Monday, March 12, 2007

Anaemia a huge problem in India: NFHS-3

One World SouthAsia

82 % children anaemic in MP

India has among the highest number of cases of anaemia in the world, according to the National Family Health Survey recently undertaken. The reasons range from high cost of healthcare facilities, poor food quality and the low status of women As many as 79.1% of India’s children between the ages of three and six, and 56.2% of married women in the age-group 15-49 were found to be anaemic in 2006. The figure for the latter was 51.8% in 1999.

Releasing the official figures of the National Family Health Survey-3, Werner Schultink, chief of Unicef India, child health and nutrition, said, on February 21, that there were a number of reasons for India having the largest number of anaemic married women and children in the world. He cited the low social status of women, poor food quality, high cost of healthcare, and genetic problems as being responsible for the problem. NFHS-3 is published jointly by Unicef, the United Nations Population Fund, Britain’s Department for International Development (DFID) and Avahan, an initiative of the Bill and Melinda Gates Foundation. Schultink explained that about 20% of pregnant women in the US and Europe are anaemic. “Even in Indonesia the anaemia rate among women is 30-40%. The NFHS data suggests the rate of anaemia has gone up since 1999 in India.” The survey revealed that among the states, Assam is the worst affected with 72% of married women being anaemic, followed by Haryana (69.7%) and Jharkhand (68.4%). The prevalence of malaria in states like Assam was cited as one of the chief reasons for this sorry state of affairs.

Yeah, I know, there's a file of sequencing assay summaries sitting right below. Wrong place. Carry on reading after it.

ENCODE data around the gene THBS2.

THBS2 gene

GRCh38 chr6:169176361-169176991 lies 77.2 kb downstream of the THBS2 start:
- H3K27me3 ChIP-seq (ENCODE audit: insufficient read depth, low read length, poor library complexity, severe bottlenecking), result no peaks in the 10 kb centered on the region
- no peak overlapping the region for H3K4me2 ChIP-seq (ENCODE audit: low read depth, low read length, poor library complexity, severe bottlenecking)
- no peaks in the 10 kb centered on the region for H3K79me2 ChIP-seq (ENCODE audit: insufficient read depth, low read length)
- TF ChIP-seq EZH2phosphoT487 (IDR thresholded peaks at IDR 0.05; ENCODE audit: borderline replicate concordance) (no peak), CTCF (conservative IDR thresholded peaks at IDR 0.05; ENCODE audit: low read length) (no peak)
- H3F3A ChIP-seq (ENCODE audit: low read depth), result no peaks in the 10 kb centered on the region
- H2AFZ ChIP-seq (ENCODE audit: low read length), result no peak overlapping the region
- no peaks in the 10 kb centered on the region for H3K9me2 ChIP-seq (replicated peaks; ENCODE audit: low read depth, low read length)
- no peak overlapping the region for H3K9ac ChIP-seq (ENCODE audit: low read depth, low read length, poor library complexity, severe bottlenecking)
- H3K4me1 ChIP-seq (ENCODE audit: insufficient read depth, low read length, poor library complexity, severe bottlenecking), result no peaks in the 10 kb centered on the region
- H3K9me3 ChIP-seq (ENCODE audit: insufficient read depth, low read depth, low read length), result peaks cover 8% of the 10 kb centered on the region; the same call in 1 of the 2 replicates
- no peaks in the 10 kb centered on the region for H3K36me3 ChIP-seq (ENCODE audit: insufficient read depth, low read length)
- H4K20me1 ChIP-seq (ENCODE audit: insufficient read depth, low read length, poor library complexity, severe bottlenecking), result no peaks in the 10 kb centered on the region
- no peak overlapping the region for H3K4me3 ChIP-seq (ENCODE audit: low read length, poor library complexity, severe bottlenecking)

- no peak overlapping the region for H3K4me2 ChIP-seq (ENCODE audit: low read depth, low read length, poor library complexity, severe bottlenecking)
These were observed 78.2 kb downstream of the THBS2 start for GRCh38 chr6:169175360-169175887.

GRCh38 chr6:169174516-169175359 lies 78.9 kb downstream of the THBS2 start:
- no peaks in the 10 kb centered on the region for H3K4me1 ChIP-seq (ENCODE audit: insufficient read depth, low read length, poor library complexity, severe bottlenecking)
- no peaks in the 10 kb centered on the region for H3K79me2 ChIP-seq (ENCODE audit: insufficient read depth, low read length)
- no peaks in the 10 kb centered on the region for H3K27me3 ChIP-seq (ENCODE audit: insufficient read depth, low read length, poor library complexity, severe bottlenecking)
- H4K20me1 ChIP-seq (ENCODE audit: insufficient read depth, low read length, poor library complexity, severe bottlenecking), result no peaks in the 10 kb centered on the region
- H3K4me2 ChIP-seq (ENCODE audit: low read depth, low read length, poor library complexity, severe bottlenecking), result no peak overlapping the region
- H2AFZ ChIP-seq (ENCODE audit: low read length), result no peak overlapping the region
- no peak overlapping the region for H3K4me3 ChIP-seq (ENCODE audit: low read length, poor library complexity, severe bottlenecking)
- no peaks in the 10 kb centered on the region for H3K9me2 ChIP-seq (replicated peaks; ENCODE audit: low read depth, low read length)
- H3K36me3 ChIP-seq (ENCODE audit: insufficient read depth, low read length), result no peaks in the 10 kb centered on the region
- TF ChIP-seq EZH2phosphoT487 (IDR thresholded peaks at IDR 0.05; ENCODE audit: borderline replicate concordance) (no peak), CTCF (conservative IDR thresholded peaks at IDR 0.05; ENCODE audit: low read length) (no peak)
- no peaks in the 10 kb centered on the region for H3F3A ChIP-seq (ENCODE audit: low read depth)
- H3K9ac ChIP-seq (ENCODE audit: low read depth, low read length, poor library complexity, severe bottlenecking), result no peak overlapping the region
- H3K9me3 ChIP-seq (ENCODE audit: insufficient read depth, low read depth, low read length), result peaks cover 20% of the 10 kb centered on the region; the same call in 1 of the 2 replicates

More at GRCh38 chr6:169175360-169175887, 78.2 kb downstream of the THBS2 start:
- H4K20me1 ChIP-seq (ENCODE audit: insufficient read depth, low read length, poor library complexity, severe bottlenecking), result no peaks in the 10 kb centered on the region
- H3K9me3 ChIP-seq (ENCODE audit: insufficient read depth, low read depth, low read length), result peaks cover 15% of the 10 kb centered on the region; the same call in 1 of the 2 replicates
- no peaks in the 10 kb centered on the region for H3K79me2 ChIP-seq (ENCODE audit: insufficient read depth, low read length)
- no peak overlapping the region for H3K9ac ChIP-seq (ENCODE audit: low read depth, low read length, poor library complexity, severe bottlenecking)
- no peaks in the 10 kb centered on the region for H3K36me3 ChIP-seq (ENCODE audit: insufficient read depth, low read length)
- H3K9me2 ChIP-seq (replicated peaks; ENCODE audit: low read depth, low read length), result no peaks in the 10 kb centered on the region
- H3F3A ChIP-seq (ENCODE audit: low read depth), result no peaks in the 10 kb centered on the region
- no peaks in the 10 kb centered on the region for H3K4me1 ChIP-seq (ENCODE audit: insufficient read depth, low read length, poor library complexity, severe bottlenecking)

Talking about the condition of children, M Babille, who heads the health division of Unicef India, said that the situation had worsened in 16 Indian states over the last seven years. Among the states worst hit, 79% of children in Andhra Pradesh suffer from anaemia. Rajasthan has a figure of 79.8% and Karnataka and Madhya Pradesh over 82%. Portraying a negative image of India’s growth trajectory in the health sector, Babille added that 33% of women in the 15-49 age-group were underweight. Among the states, 43% of women in Bihar are underweight, followed by Jharkhand (42.6%) and Chhattisgarh (41%). “Nearly 40% of children below the age of three in Maharashtra are underweight too,” he said. This latest National Family Health Survey, conducted in 2005-06, shows that the number of anaemia cases has increased among women, while there has been a slight decline in the case of children. Shockingly, even in the nation’s capital, Delhi, as many as 63.2% of children in the 3-6 age-group, and 43.4% of women between the ages of 15 and 49 years are anaemic, according to the survey. The last survey in 1998-99 showed 69% of children and 40.5% of women were anaemic in Delhi. According to Sharda Jain, chairperson of the women doctor’s wing of the Indian Medical Association (IMA), India has one of the highest numbers of anaemia cases in the world, with nearly 90% of women and children anaemic. Narender Saini of IMA explained that the normal haemoglobin level in the blood, according to Indian standards, is 12.5 g/dl and that if the number falls below 10 g/dl, the person is considered anaemic. In Delhi, about 30% of people from affluent families, who have access to good nutritional food, are anaemic. The third in a series of surveys, NFHS-3 is based on a sample of households at the national and state levels, with the basic goal of providing data on health and family welfare.

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